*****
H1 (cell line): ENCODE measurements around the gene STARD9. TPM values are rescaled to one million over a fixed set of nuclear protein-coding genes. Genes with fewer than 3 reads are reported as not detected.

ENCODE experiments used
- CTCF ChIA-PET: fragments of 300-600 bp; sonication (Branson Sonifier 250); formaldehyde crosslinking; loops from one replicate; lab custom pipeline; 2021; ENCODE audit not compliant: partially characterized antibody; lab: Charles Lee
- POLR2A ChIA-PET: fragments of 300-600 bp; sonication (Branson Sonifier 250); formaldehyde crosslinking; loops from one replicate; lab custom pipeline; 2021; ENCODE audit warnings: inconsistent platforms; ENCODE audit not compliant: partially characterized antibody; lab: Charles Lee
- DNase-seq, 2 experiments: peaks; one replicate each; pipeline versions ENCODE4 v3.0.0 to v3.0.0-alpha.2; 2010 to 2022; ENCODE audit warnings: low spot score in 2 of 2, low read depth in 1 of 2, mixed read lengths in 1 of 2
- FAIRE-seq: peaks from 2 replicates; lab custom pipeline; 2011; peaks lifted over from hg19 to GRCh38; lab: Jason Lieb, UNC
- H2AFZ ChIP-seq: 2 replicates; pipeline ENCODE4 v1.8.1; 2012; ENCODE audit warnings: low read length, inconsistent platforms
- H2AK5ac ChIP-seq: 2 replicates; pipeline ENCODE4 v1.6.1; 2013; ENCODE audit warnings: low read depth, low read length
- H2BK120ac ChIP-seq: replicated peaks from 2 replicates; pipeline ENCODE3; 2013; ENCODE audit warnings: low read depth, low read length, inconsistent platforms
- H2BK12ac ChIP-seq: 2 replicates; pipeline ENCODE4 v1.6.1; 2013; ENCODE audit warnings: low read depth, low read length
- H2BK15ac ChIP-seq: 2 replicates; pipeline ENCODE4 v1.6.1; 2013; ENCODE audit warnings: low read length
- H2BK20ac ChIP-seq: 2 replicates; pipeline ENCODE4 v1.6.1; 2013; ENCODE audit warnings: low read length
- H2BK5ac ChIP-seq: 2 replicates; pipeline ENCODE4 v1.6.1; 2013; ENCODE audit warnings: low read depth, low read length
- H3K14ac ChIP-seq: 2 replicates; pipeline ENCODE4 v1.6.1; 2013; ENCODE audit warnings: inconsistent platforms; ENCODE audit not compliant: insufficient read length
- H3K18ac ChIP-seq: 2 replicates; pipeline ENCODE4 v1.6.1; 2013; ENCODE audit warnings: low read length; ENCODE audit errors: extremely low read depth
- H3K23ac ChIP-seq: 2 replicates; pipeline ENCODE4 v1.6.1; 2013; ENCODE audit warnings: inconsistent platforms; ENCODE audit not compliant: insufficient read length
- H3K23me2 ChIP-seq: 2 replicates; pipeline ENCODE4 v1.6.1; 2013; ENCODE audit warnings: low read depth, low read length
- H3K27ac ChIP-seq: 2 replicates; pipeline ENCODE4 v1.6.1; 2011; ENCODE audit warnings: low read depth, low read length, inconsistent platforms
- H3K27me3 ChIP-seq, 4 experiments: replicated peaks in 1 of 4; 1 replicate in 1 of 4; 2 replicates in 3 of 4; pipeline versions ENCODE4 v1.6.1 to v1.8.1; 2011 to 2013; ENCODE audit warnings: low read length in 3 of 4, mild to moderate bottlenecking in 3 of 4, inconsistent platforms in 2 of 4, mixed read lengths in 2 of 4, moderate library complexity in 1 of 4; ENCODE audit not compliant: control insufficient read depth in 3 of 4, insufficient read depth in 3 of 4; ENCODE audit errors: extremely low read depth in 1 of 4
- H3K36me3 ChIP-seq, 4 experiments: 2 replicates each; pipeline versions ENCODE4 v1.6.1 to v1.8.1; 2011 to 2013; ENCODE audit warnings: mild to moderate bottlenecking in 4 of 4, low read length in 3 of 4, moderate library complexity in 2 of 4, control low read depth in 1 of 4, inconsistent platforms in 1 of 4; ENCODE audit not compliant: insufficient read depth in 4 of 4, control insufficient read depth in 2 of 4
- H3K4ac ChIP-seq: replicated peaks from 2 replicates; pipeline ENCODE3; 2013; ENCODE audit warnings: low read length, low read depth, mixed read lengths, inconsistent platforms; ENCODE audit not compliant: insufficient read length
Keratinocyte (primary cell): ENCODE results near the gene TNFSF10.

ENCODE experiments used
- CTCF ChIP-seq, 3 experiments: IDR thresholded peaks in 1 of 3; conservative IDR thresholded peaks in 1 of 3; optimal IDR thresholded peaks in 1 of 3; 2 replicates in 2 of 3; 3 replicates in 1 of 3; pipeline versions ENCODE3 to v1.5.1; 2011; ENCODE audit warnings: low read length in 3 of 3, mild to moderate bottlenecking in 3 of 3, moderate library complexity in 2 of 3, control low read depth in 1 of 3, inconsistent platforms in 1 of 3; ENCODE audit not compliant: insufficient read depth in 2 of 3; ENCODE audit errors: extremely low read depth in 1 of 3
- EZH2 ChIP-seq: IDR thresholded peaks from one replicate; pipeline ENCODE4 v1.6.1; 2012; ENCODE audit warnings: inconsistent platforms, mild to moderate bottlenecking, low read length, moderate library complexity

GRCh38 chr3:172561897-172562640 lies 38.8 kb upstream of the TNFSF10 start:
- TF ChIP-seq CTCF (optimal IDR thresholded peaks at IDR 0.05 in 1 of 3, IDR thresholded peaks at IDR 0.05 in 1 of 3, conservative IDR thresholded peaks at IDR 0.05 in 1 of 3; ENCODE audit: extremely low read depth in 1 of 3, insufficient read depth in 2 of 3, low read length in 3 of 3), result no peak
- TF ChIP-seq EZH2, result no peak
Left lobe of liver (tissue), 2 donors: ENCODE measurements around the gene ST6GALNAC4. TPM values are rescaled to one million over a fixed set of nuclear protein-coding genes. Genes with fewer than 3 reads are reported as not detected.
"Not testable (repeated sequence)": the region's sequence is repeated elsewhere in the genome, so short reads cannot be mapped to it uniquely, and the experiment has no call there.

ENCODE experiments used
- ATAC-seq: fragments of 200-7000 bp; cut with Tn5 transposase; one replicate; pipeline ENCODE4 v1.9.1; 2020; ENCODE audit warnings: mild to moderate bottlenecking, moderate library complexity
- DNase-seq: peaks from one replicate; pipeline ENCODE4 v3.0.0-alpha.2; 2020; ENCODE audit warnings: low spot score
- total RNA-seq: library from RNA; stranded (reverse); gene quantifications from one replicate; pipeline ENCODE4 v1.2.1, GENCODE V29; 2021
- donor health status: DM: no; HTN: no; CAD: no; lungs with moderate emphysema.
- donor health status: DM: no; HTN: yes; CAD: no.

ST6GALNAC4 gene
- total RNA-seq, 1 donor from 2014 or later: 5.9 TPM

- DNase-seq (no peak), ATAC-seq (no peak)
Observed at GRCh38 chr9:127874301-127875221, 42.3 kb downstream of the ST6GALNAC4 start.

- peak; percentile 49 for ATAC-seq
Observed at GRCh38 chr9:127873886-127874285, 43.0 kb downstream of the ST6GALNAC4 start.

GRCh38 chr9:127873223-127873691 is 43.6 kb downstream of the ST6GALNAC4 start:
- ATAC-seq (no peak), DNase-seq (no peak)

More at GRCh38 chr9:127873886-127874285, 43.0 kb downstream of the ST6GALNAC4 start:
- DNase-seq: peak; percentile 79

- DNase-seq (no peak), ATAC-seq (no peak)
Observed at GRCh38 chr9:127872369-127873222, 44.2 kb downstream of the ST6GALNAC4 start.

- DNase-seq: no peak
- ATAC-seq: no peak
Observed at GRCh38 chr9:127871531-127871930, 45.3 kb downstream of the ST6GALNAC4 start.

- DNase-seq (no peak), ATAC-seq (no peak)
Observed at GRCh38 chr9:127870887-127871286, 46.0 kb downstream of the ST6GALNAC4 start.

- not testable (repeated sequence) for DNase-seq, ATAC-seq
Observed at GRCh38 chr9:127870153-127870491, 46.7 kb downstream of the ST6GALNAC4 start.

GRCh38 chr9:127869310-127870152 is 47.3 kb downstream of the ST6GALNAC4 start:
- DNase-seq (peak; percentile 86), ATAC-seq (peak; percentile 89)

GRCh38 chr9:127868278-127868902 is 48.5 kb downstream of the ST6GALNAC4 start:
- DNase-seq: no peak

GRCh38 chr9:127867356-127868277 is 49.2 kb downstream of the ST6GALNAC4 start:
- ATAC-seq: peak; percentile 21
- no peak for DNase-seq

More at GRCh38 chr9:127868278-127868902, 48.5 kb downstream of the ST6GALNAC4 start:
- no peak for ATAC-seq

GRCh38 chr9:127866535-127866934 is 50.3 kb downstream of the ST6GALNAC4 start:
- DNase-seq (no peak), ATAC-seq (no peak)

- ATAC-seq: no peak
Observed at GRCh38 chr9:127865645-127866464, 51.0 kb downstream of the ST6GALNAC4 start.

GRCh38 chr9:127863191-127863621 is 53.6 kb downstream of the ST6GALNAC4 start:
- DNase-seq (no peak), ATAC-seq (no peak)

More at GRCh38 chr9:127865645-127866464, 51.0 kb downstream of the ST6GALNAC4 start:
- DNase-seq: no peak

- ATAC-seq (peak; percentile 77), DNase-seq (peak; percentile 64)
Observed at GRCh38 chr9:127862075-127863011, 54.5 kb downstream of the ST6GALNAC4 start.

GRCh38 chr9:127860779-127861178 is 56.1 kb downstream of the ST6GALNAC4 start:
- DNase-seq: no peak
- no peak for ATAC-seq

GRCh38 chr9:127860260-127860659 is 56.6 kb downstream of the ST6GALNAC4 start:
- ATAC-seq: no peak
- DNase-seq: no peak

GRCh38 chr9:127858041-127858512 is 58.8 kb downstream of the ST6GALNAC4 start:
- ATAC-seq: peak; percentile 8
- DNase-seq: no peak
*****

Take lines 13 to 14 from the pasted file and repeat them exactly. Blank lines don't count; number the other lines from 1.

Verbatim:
- H2BK5ac ChIP-seq: 2 replicates; pipeline ENCODE4 v1.6.1; 2013; ENCODE audit warnings: low read depth, low read length
- H3K14ac ChIP-seq: 2 replicates; pipeline ENCODE4 v1.6.1; 2013; ENCODE audit warnings: inconsistent platforms; ENCODE audit not compliant: insufficient read length